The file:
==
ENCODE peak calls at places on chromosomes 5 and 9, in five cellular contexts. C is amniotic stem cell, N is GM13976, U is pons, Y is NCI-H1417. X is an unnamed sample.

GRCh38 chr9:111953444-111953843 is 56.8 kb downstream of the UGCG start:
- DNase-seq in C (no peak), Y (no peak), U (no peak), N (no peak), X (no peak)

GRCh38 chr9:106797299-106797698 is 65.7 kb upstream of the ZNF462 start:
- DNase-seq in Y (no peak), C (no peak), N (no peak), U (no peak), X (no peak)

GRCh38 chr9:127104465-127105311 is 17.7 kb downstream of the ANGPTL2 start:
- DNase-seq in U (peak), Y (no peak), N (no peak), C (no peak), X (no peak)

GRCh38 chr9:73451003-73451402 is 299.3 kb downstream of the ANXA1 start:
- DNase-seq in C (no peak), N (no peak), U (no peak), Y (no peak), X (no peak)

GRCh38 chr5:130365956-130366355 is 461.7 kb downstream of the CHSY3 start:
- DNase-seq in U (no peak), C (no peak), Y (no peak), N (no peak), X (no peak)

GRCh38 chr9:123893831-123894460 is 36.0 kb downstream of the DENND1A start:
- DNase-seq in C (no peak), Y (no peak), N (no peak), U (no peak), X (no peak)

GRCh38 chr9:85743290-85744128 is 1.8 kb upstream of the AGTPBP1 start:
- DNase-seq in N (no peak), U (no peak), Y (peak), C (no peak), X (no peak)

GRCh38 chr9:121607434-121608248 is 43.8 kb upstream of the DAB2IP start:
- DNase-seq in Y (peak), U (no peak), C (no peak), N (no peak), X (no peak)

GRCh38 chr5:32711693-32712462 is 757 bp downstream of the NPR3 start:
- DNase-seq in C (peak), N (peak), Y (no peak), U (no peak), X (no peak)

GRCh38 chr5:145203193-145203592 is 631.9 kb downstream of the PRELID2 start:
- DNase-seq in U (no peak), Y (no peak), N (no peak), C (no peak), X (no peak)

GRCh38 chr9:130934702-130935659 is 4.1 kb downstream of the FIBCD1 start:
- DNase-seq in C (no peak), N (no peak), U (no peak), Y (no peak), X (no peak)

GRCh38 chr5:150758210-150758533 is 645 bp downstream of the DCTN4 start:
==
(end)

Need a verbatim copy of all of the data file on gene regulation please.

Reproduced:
ENCODE peak calls at places on chromosomes 5 and 9, in five cellular contexts. C is amniotic stem cell, N is GM13976, U is pons, Y is NCI-H1417. X is an unnamed sample.

GRCh38 chr9:111953444-111953843 is 56.8 kb downstream of the UGCG start:
- DNase-seq in C (no peak), Y (no peak), U (no peak), N (no peak), X (no peak)

GRCh38 chr9:106797299-106797698 is 65.7 kb upstream of the ZNF462 start:
- DNase-seq in Y (no peak), C (no peak), N (no peak), U (no peak), X (no peak)

GRCh38 chr9:127104465-127105311 is 17.7 kb downstream of the ANGPTL2 start:
- DNase-seq in U (peak), Y (no peak), N (no peak), C (no peak), X (no peak)

GRCh38 chr9:73451003-73451402 is 299.3 kb downstream of the ANXA1 start:
- DNase-seq in C (no peak), N (no peak), U (no peak), Y (no peak), X (no peak)

GRCh38 chr5:130365956-130366355 is 461.7 kb downstream of the CHSY3 start:
- DNase-seq in U (no peak), C (no peak), Y (no peak), N (no peak), X (no peak)

GRCh38 chr9:123893831-123894460 is 36.0 kb downstream of the DENND1A start:
- DNase-seq in C (no peak), Y (no peak), N (no peak), U (no peak), X (no peak)

GRCh38 chr9:85743290-85744128 is 1.8 kb upstream of the AGTPBP1 start:
- DNase-seq in N (no peak), U (no peak), Y (peak), C (no peak), X (no peak)

GRCh38 chr9:121607434-121608248 is 43.8 kb upstream of the DAB2IP start:
- DNase-seq in Y (peak), U (no peak), C (no peak), N (no peak), X (no peak)

GRCh38 chr5:32711693-32712462 is 757 bp downstream of the NPR3 start:
- DNase-seq in C (peak), N (peak), Y (no peak), U (no peak), X (no peak)

GRCh38 chr5:145203193-145203592 is 631.9 kb downstream of the PRELID2 start:
- DNase-seq in U (no peak), Y (no peak), N (no peak), C (no peak), X (no peak)

GRCh38 chr9:130934702-130935659 is 4.1 kb downstream of the FIBCD1 start:
- DNase-seq in C (no peak), N (no peak), U (no peak), Y (no peak), X (no peak)

GRCh38 chr5:150758210-150758533 is 645 bp downstream of the DCTN4 start: